As a child in the 1950s, I looked forward to the two weeks of vacation my parents took each summer. The vacation always involved a road trip, alternating between visiting Mom’s family in South Carolina or somewhere else. The latter involved driving to see one of Dad’s siblings or someplace scenic like Cape Cod or the Grand Canyon.
Traveling to experience adventure—adventure travel—is very popular now, especially traveling to foreign countries. In this regard, my parents were way ahead of their time.
My father had an adventurous spirit and endless curiosity. For him, life itself was one grand adventure, infused with meaning and endless opportunities to learn and contribute to society. His father was an American Baptist minister, serving small communities in Pennsylvania and Maryland. Dad decided to become a medical missionary when he was sixteen. He’d hoped to go to Africa, but in his last year of medical training he was posted to teach medicine in China.
Dad’s zest for life was infectious and my mother must have had a sense of adventure too. I’ve often wondered how many women would have agreed to his proposal in 1930 to “pack a trunk and go to China with him.” According to Mom, those were the exact words of his marriage proposal.
Whether inherited or acquired, I too consider traveling to be adventurous. I wouldn’t have characterized it as such as a kid, I just knew I considered those childhood road trips fun. But that wasn’t always my mindset, despite the pleasure in those childhood road trips. In 1969 the first truly cross-country trip made available to me, from Florida to Alaska, I didn’t take.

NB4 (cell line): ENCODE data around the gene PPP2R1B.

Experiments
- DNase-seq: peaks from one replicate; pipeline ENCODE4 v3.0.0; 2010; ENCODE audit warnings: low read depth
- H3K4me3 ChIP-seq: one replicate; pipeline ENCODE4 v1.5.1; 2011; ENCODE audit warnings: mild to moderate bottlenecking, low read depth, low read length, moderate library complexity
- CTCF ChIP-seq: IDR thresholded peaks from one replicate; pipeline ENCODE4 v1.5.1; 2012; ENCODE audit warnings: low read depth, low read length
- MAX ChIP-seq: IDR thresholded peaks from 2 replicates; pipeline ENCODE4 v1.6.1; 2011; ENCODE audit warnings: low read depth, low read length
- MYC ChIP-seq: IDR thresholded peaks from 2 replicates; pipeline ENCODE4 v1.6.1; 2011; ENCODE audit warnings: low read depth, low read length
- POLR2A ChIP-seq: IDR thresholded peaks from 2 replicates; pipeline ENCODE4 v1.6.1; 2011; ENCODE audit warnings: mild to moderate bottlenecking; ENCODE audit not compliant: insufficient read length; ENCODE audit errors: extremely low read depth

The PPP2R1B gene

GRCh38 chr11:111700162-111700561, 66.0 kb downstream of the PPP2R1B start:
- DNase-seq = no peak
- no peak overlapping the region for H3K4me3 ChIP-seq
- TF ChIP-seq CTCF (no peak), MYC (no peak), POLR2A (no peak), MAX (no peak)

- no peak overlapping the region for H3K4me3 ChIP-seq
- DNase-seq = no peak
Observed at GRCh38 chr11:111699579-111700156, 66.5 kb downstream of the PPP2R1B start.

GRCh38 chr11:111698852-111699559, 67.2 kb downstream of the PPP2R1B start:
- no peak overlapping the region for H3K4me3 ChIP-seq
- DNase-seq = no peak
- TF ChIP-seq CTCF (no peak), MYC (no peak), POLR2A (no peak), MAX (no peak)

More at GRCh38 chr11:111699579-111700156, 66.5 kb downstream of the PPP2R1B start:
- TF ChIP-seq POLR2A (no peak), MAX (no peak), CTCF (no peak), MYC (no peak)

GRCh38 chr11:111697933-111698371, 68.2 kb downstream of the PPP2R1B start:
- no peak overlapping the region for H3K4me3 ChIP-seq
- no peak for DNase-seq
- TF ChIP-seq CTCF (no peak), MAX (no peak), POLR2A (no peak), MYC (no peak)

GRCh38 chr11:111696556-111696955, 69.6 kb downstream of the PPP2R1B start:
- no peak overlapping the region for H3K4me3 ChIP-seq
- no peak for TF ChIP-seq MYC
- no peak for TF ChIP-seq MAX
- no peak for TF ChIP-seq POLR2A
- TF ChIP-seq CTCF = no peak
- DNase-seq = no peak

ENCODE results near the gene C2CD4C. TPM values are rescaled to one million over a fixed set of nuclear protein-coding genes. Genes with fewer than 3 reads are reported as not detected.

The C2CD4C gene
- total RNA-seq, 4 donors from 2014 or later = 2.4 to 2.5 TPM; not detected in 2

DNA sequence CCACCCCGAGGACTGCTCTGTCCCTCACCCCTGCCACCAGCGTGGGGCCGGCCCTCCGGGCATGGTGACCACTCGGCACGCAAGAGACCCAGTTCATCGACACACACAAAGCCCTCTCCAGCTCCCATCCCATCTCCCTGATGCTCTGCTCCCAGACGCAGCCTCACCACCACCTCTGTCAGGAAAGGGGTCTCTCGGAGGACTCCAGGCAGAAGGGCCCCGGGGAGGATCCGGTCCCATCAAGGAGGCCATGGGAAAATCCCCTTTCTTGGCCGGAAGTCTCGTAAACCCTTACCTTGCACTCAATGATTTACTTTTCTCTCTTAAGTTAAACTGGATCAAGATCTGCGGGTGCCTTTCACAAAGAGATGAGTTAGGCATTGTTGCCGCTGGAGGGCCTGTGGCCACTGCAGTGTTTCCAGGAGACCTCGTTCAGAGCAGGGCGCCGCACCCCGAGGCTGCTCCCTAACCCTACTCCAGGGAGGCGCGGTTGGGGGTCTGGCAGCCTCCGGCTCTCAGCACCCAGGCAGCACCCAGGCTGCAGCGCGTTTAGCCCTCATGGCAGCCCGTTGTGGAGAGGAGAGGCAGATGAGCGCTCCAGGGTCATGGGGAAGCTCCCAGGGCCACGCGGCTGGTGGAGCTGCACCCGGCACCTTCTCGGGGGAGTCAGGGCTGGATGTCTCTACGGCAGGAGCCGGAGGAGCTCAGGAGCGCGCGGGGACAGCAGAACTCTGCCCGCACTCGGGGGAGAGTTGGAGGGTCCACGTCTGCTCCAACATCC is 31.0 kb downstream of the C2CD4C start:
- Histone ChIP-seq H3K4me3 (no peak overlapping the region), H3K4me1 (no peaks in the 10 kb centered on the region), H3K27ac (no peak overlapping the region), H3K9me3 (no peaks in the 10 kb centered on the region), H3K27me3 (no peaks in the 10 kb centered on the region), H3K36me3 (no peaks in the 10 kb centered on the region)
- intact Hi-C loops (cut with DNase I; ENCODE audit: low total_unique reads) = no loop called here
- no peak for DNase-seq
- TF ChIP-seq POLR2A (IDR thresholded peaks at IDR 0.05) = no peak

My husband Tom, newly certified as a Navy flight surgeon, was assigned to Kodiak Island off the coast of Alaska. We were just ending a six-month stint in Pensacola, Florida, during which our son had turned one year old. With the upcoming move, we traded our station wagon for our neighbors’ VW camper. I was not the outdoors enthusiast I am now and was leery of making the long trip with a one-year-old.
When Tom asked my father if he wanted to come along on the drive to Alaska, however, Dad jumped at the chance. He’d always wanted to experience the Alaska Highway. I visited friends and family and flew to Kodiak with my son soon after Tom had settled in.
When I arrived on Kodiak in May it was raining, and the rain continued for two solid weeks. When it finally cleared, I beheld a lush landscape. The mountains were cloaked in a sumptuous new green and the waves of slate-gray ocean rolled onto black volcanic-sand beaches. Here was adventure on our doorstep and it didn’t require much travel.
In fact, you couldn’t drive very far as the island only had forty-five miles of road in 1969. But it was just what I needed at that time, as I was figuring out what I wanted from life. Those forty-five miles of road became quite familiar. We drove them often to go fishing or beachcombing, look for eagles, hike or go berry-picking, or take photos from the top of Pillar Mountain. Adventure can be found anywhere if you open yourself to it.
Perhaps it was the island life, especially the closeness to nature that was so profoundly healing for me. Not able to drive far, I had no choice but to slow down, take in the beauty around me, observe the cycles of nature. I allowed myself to breathe deeply, gave myself time to think more expansively and decide what was important to me in life.
Traveling to new places, whether internal or external, can be life-changing.